The Ultimate Mother’s Day Gift: Granting Rights to Mother Nature
If you mention the concept of rights of nature, people are either all for it, because it sounds like a good idea, or else they think it’s about giving rights to bugs. While it is not a complicated topic, it does have depth and it is not about empowering insects. Simply put, rights of nature is the recognition that trees, oceans, animals, and mountains have rights just as human beings have rights.
In legal terms, it is giving nature standing — the right to be represented in court. For example, someone could sue BP on behalf of the ecosystem for degrading the gulf coast environment due to the Deepwater Horizon oil spill. In moral terms, it is about respecting the world we live in — protecting our biodiversity, lands, and oceans instead of harming or destroying the planet. The bottom line is that nature is no longer viewed as “property” but becomes a rights-bearing entity.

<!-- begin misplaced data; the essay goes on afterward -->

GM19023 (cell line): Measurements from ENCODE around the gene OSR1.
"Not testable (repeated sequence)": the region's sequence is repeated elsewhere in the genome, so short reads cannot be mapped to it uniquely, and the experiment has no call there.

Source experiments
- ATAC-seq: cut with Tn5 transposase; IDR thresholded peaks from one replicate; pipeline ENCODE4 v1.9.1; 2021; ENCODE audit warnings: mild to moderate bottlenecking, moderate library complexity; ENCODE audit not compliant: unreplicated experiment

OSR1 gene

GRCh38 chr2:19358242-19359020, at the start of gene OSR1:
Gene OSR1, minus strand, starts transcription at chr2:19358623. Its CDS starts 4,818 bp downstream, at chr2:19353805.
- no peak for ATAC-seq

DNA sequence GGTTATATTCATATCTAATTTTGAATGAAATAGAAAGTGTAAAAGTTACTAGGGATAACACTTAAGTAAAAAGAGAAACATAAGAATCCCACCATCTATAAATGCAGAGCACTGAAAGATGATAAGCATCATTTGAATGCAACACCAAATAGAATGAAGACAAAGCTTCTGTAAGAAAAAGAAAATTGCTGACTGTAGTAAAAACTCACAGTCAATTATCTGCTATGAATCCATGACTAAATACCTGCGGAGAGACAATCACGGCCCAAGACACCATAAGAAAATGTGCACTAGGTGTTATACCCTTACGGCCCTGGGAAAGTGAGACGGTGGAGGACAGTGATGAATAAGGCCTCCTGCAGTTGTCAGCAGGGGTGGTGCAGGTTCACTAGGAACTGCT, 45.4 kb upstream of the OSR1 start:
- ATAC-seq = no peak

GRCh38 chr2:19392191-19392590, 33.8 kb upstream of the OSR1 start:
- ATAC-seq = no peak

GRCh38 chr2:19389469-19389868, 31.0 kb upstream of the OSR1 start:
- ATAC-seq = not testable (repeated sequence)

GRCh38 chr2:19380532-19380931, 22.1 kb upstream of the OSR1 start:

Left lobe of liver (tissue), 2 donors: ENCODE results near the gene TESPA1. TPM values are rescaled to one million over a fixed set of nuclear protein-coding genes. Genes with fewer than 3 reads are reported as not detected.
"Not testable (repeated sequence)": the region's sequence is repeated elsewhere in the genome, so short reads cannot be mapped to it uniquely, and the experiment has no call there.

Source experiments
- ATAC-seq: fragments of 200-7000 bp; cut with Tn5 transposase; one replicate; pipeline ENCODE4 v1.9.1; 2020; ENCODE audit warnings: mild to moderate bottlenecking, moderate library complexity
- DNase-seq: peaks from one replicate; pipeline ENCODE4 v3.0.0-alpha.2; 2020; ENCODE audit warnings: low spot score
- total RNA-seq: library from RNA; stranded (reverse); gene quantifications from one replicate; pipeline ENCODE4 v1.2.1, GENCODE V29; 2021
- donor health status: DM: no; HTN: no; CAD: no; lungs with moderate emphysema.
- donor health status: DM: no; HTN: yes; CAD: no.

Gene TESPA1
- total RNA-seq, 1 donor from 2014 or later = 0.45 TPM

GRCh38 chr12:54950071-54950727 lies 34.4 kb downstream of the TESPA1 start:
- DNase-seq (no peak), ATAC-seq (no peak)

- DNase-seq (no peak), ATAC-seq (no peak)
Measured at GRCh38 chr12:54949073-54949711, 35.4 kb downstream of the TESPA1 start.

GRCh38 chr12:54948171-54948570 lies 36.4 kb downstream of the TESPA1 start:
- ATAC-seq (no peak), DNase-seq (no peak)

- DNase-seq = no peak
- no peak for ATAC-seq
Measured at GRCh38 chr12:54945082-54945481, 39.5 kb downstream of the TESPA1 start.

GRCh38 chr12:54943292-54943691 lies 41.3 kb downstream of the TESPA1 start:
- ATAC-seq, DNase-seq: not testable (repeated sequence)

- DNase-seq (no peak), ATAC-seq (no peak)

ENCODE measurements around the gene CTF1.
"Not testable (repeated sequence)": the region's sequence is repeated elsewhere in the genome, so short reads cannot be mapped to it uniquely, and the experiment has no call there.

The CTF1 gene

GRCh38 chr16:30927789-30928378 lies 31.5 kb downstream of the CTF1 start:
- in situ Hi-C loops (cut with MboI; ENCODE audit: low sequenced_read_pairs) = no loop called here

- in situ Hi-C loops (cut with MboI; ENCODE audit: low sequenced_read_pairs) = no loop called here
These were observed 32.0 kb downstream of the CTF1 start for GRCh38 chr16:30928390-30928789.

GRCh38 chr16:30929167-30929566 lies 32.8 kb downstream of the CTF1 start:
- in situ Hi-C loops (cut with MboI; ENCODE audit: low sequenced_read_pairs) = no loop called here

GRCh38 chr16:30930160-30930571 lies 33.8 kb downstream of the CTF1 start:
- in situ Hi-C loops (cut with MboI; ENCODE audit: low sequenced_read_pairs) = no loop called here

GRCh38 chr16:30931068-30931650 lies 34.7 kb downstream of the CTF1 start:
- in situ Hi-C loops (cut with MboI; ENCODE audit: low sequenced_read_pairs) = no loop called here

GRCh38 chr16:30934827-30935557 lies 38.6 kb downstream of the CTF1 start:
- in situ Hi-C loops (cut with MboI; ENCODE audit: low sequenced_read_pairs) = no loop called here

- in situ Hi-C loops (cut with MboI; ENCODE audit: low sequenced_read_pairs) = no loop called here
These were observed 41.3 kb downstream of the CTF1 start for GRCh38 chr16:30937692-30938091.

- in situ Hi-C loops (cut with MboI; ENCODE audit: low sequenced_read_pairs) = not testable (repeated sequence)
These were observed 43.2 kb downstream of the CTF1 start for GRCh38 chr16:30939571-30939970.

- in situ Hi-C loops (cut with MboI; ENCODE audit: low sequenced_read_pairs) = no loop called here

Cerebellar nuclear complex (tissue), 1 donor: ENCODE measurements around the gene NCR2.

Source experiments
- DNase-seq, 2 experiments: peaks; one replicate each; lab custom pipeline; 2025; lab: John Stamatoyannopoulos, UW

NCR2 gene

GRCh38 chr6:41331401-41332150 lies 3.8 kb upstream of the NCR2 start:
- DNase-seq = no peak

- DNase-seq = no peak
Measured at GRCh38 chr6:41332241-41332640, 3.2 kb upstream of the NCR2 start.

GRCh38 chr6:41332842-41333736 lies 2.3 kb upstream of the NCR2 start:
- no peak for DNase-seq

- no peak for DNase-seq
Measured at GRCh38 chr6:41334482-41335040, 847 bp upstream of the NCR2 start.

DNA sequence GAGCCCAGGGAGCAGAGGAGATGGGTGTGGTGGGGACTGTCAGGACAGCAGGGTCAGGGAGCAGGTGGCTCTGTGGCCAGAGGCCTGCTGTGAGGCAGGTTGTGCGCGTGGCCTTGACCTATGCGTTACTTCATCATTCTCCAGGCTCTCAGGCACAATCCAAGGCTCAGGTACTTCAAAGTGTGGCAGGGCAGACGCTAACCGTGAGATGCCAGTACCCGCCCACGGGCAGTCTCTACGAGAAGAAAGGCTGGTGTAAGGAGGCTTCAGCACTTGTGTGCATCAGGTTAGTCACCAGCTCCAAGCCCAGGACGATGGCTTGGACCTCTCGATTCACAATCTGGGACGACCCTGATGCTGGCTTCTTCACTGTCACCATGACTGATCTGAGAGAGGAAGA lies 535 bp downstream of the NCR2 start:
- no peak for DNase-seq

The concept of rights of nature has been steadily gaining ground since Ecuador wrote a new constitution in 2008 which granted inalienable rights to nature. It was the first country to do so. It gives nature the “right to exist, persist, maintain and regenerate its vital cycles, structure, functions and its processes in evolution” and mandates that the government take “precaution and restriction measures in all the activities that can lead to the extinction of species, the destruction of the ecosystems or the permanent alteration of the natural cycles.” Last month Bolivia passed an even more far-reaching right into its constitution, granting all nature equal rights to humans. And in the U.S., Pittsburgh, Pennsylvania has passed a rights of nature ordinance as a response to halt hydrofracking.
The Bolivian government has also spearheaded a movement within the United Nations to pass a Universal Declaration on the Rights of Mother Earth. Partnered with the existing Universal Declaration on Human Rights, the two declarations put people and the planet ahead of profit.
Stay tuned. Like-minded organizations are joining the recently created Global Alliance for Rights of Nature, other countries and cities are considering rights of nature provisions, and people are opening their eyes to something that is not only positive and just, but long overdue.